Robert M. Holley
December 23, 2019
Last week, my colleague Ed Gabriel wrote a blog commending the resolve of King Mohammed VI to not cave into alleged efforts, as reported in several press accounts, by Secretary of State Pompeo to persuade Morocco to bend its policy on Israel and Palestine to favor better prospects for Israeli Prime Minister Netanyahu’s reelection. Press speculation suggested that Pompeo might offer some kind of grand bargain on the Western Sahara as an inducement. Aside from the press accounts, there is no other reliable evidence that any of this was true. Nevertheless, following Pompeo’s visit, fresh questions about US policy on the Western Sahara deserve to be asked.
Since 1999, it has been the policy of the United States to support a political solution based on some kind of trade off between recognition of Moroccan sovereignty in the territory in exchange for a liberal grant of autonomy that would allow the people in Morocco’s three Saharan provinces to largely run their own affairs. This US proposal originated in the second Clinton Administration and was specifically endorsed by the following Bush and Obama governments. In April 2007, Morocco tabled its own initiative based on the sovereignty/autonomy formula. Both the Bush and Obama Administrations declared that proposal to be “serious, credible, and realistic.”
The Trump Administration has not yet given that same endorsement to Morocco’s initiative. No senior official of the Trump Administration has addressed the Moroccan initiative, one way or the other, in a public statement. Instead, the State Department has recently reverted to standard boiler plate language on the question which limits its position to simply supporting the current (stalled) United Nations process.
It is understandable that while John Bolton remained National Security Advisor it was always likely that the Trump Administration would withhold the kind of positive endorsement offered by Clinton, Bush, and Obama to Morocco’s efforts to resolve this problem. Bolton’s skepticism, not to say hostility, towards Morocco was well known and well documented. But John Bolton is no longer a senior official of the Trump Administration and one might have expected that following his departure the State Department might at least lean forward on the Sahara question consistent with long established US policy and provide a positive statement about the Moroccan initiative. Secretary Pompeo’s recent visit to Rabat would have been the ideal moment to renew the US commitment to a political solution in Western Sahara with a positive statement about the Moroccan initiative. Alas, it did not happen.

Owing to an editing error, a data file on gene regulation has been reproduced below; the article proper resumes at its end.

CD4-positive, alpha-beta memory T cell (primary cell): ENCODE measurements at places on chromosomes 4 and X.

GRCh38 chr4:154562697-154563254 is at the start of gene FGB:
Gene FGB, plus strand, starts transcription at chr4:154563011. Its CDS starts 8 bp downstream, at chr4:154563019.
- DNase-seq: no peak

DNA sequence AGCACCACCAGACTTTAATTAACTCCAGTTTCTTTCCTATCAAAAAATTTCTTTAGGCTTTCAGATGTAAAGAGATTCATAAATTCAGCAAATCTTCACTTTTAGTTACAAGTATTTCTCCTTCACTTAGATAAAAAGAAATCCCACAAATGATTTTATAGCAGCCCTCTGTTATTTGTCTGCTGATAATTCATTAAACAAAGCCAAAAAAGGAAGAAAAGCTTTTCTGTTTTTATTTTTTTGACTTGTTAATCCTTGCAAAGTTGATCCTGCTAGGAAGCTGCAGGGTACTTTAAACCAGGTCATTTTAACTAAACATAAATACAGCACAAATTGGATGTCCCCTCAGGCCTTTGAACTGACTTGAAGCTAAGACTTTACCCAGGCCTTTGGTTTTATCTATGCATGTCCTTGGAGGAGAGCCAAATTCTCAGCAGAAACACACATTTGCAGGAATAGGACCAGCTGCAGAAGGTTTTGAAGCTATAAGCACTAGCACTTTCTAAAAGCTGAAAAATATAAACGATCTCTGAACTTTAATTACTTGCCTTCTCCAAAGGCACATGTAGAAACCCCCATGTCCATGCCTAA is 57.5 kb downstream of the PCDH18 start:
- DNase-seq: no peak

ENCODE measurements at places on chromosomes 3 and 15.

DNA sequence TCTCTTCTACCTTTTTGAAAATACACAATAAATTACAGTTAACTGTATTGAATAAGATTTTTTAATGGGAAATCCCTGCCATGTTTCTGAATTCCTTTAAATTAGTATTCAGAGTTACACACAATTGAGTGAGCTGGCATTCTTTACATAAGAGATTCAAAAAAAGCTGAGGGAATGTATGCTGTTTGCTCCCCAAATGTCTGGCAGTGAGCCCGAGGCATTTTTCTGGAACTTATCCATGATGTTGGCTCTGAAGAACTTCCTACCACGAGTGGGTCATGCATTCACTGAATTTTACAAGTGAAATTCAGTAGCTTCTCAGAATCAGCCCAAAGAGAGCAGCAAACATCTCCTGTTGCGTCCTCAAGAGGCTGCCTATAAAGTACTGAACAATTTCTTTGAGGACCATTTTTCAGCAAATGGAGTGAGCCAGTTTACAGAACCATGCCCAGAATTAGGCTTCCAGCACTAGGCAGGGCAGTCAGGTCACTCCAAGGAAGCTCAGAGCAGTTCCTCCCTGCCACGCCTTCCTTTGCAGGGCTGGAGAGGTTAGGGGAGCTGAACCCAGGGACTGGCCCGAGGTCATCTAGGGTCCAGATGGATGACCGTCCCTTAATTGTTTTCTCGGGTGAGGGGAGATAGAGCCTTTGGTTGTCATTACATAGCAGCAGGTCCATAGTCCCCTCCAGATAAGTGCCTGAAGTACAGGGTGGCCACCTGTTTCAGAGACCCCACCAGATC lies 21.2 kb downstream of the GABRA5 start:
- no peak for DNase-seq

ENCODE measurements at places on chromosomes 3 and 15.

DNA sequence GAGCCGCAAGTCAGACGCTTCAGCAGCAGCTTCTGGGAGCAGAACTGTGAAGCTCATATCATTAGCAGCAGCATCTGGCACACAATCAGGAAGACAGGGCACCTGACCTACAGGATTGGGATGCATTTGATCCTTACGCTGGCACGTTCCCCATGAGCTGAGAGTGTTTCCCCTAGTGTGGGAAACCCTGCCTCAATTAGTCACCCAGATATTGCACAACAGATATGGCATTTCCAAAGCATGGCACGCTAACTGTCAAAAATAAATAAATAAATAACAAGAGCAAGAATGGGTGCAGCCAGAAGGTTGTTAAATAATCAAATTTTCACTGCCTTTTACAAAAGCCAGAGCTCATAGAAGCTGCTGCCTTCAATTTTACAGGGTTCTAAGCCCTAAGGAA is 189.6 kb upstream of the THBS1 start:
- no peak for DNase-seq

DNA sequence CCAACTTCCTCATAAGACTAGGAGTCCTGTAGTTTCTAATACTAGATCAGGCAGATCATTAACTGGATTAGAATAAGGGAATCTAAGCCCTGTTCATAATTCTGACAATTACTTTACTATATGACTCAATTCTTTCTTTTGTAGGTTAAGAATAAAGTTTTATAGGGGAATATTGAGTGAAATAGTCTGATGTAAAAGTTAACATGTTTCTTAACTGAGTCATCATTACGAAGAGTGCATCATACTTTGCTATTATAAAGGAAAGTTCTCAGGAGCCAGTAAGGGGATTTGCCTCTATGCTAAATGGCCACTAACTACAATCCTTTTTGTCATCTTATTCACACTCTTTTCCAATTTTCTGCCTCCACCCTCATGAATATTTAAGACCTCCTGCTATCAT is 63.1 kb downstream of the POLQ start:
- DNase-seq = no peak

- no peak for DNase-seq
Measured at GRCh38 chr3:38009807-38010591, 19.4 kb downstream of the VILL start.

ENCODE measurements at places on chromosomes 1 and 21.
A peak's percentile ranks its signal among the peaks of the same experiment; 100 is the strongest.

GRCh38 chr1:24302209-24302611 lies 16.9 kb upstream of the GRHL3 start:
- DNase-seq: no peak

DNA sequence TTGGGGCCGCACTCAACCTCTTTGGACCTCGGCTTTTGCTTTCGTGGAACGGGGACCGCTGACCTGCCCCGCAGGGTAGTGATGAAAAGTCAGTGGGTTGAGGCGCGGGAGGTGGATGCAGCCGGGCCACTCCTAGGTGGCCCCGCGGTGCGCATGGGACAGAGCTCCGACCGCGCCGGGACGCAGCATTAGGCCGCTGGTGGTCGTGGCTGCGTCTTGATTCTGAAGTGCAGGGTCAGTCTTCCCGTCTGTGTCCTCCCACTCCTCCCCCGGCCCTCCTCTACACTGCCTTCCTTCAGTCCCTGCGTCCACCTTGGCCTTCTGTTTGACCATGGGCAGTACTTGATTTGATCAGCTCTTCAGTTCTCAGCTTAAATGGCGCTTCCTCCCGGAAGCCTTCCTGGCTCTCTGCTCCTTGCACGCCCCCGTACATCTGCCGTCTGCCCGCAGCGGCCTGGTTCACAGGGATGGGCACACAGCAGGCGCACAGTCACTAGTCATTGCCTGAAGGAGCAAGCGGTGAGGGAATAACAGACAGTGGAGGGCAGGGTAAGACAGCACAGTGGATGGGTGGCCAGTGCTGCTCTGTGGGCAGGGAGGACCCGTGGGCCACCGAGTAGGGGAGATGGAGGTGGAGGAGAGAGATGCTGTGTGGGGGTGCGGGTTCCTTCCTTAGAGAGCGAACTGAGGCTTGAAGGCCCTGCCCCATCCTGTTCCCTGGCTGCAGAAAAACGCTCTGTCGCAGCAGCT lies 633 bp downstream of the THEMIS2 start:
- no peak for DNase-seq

The press reports preceding Pompeo’s visit may or may not have been accurate, but we have all now recognized that the Trump Administration’s foreign policy tends to rely more on quid pro quos rather than commitments to values or positions that are clearly in the best interest of the United States.
Does the United States still support a political solution in Western Sahara based on the sovereignty/autonomy formula that has been official US policy since 1999 and does the Trump Administration agree with the assessment of its predecessors that the Moroccan initiative in this regard is indeed “serious, credible, and realistic?’ The State Department should answer these questions and remove any ambiguity about US policy.